Your solar estimates should include two different types of warranties. One type of warranty covers the physical components, while the second warranty should cover labor and installation. How many warranties you’ll have total at the end of the project may vary – depending on your system, each individual component you purchase could have two warranties.
Understanding the component warranty
The most crucial components of a solar PV system are the panels and the inverter (grid-tied system) or battery (off-grid system). Each of these should come with their own warranties. Panels usually come with two warranties: a performance warranty and an equipment warranty. The performance warranty typically provides an estimated percentage of performance on the panels after 10 years of use and again at 25 years. An equipment warranty will usually guarantee between 10 and 25 years on the components without failure.
Batteries will usually come with a warranty that guarantees a certain number of cycles and years of life. The general range for a solar battery’s warranty is between 5 and 15 years. Battery performance inherently degrades over time, so most manufacturers will also guarantee that the battery maintains a certain percentage of its capacity throughout the warranty.
As more companies dive into the production of solar components, you may want to look at the manufacturer’s history and experience as well as the technology they’re using. A solar component manufactured by a tech startup with cutting-edge technology may be less reliable. In contrast, one manufactured by a company with an established history may provide more peace of mind.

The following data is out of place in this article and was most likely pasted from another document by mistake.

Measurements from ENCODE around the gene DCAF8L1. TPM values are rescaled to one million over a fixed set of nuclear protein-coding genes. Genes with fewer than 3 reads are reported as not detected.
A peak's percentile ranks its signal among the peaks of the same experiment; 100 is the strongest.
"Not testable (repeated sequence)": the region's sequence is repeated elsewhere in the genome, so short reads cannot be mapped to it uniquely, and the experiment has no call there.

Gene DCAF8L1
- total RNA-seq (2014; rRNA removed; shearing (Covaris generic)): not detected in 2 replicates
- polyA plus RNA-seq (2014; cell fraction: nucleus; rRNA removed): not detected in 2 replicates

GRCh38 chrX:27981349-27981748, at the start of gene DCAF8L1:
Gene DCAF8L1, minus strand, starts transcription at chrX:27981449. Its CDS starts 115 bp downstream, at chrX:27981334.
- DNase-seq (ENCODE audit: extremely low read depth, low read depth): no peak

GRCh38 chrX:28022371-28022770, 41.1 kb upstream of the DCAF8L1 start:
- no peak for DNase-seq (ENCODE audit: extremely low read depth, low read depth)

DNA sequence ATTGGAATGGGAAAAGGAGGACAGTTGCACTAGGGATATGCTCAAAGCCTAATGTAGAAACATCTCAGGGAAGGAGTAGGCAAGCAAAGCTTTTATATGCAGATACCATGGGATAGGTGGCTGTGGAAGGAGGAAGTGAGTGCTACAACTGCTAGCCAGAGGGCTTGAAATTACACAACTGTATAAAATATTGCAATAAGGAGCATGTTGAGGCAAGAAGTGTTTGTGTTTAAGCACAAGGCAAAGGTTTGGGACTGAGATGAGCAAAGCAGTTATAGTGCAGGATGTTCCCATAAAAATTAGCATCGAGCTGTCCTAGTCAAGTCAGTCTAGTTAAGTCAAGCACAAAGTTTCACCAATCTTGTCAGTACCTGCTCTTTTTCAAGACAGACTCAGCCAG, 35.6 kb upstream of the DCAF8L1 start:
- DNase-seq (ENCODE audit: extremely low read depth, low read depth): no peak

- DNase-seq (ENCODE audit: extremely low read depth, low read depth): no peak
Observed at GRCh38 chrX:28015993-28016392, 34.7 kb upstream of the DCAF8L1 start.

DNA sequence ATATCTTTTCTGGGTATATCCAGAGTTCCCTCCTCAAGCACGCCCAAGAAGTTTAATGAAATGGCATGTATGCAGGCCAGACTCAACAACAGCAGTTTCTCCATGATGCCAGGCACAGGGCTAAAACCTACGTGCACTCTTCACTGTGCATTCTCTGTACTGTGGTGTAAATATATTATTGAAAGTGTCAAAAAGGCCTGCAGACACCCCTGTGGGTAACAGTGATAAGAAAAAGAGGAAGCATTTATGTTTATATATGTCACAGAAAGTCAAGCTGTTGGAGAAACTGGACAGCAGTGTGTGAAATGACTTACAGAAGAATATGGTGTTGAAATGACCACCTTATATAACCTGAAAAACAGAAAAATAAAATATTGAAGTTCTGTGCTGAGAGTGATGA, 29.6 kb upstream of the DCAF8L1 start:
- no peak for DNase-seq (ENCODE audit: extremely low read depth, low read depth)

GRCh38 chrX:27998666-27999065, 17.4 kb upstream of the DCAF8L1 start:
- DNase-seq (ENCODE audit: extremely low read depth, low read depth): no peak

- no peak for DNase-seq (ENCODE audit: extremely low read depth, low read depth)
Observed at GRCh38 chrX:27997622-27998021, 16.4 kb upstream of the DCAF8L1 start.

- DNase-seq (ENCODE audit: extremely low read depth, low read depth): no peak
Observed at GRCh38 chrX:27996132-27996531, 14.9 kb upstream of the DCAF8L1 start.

Understanding the labor and installation warranty
Great components are only as good as their installation. That’s why it’s important that you also have a solid labor and installation warranty. An experienced and credible installer will typically offer a warranty that includes between 5 to 10 years on all aspects of the labor and installation. Labor and installation warranties can vary from company to company; Even if the lengths of the warranties are identical, what they cover may not be. Some installers cover parts and labor costs for any repairs required during the warranty period, while others do not.
Just as important is a labor and installation warranty, though, is the installers’ credentials and ability to carry out the work for you. You’ll want to make sure you’re working with a North American Board of Certified Energy Practitioners (NABCEP) certified installer. Ensure the company you choose to do the work is a licensed general contractor and that your electrical contractor has significant experience completing PV installs that speaks to their history of engineering, designing, installing, monitoring and maintaining solar systems.
It’s important to thoroughly read and understand the warranty and other documents before signing a contract with a solar company.
For more information on how to find the absolute best installer to accomplish your solar installation, download our eBook, Comparing Solar Estimates.
Download our eBook, Comparing Solar Estimates, to discover more about how to properly vet solar installers and choose the right partner for your energy needs.